"Here comes another moment of truth for the House leadership. Will they coddle their Party's extremists — again — or will they at least try to protect vulnerable members?" Frank Sharry, executive director of America's Voice, said last week when the debate over immigration and the defense bill was first reported by Breitbart.com.

    One key question is how Republicans will proceed.

    The House Armed Services Committee will begin debating the defense policy bill at the end of this month and hold a full committee vote May 7.

    Committee Chairman Howard P. "Buck" McKeon, California Republican, said he will not include legalization in the main bill he introduces, which means it will be up to someone else to offer an amendment in the committee or on the floor.

    Those who want a crackdown on illegal immigration consider that a victory because it's tougher to add language to a bill than remove it.

    Mr. Coffman said he still may try to offer his policy as an amendment.

    "I have not ruled out putting an amendment on the NDAA that would allow these young people the chance to serve this country in uniform and earn a path to citizenship through their military service," said Mr. Coffman, a Marine Corps combat veteran and member of the committee.

    House leaders haven't taken a stand, but one aide said they are comfortable with how Mr. McKeon is handling the debate.

    National Guard Association of the United States has backed Mr. Coffman's bill. A spokesman says the association believes it should play a role as Congress debates defense issues this year, particularly because House Republicans are unlikely to move legalization legislation on its own.

    "We understand why some believe it could be a distraction, but we continue to believe the bill offers a pathway for immigration that needs to be part of the broader debate," said John Goheen, communications director for the association.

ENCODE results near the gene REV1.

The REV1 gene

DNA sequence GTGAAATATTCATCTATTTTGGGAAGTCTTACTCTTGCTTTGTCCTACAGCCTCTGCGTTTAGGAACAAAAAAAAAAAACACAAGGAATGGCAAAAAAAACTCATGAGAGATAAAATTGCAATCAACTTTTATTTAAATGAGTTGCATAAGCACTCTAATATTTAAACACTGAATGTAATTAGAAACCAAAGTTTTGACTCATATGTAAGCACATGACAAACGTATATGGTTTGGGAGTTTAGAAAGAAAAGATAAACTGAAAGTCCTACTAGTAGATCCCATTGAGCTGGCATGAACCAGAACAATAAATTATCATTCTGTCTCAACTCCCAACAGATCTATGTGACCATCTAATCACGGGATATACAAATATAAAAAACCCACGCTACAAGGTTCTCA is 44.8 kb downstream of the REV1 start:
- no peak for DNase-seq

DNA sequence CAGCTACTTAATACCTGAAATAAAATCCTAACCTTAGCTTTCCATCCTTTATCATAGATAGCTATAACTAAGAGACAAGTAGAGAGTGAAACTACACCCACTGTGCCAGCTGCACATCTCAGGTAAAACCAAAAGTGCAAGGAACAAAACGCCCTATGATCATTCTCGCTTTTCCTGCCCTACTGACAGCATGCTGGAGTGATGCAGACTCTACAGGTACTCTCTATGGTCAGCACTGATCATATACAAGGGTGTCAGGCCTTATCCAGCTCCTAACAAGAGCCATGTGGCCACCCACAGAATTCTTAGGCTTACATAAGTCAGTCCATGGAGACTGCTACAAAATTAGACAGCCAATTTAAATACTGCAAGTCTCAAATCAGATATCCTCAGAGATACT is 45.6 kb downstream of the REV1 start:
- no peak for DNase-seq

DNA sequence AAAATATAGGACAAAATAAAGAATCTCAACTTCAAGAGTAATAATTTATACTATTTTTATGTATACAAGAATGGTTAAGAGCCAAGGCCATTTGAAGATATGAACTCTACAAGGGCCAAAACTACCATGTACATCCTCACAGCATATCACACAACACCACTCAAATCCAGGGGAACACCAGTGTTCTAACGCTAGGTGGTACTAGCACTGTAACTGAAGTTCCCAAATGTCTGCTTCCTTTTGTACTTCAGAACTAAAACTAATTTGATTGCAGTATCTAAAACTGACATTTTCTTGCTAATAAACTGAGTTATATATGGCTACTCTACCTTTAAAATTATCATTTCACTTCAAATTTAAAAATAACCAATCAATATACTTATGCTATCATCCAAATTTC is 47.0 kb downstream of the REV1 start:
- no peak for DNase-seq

The American Legion, however, said it not want to mix immigration and defense policy and opposes granting citizenship rights to illegal immigrants in the first place.

    "The legion's long-standing policy remains that we are opposed to any policy, any legislative action that amounts to amnesty, and I think that would fall under that definition," Mr. Stovall said.

    The issue is apparently too hot for some other groups.

    Neither Concerned Veterans for America nor Amvets responded to repeated requests for comment. Veterans of Foreign Wars declined to comment.

    Mr. Denham's bill would have the military accept illegal immigrants who were brought to the U.S. before age 15 and who were in the country before 2012.

    Mr. Coffman's bill builds off Mr. Obama's 2012 non-deportation policy for "dreamers," the name young illegal immigrants have given themselves. Mr. Coffman's legislation says anyone who receives a work permit under that non-deportation policy can join the military and get in line for citizenship.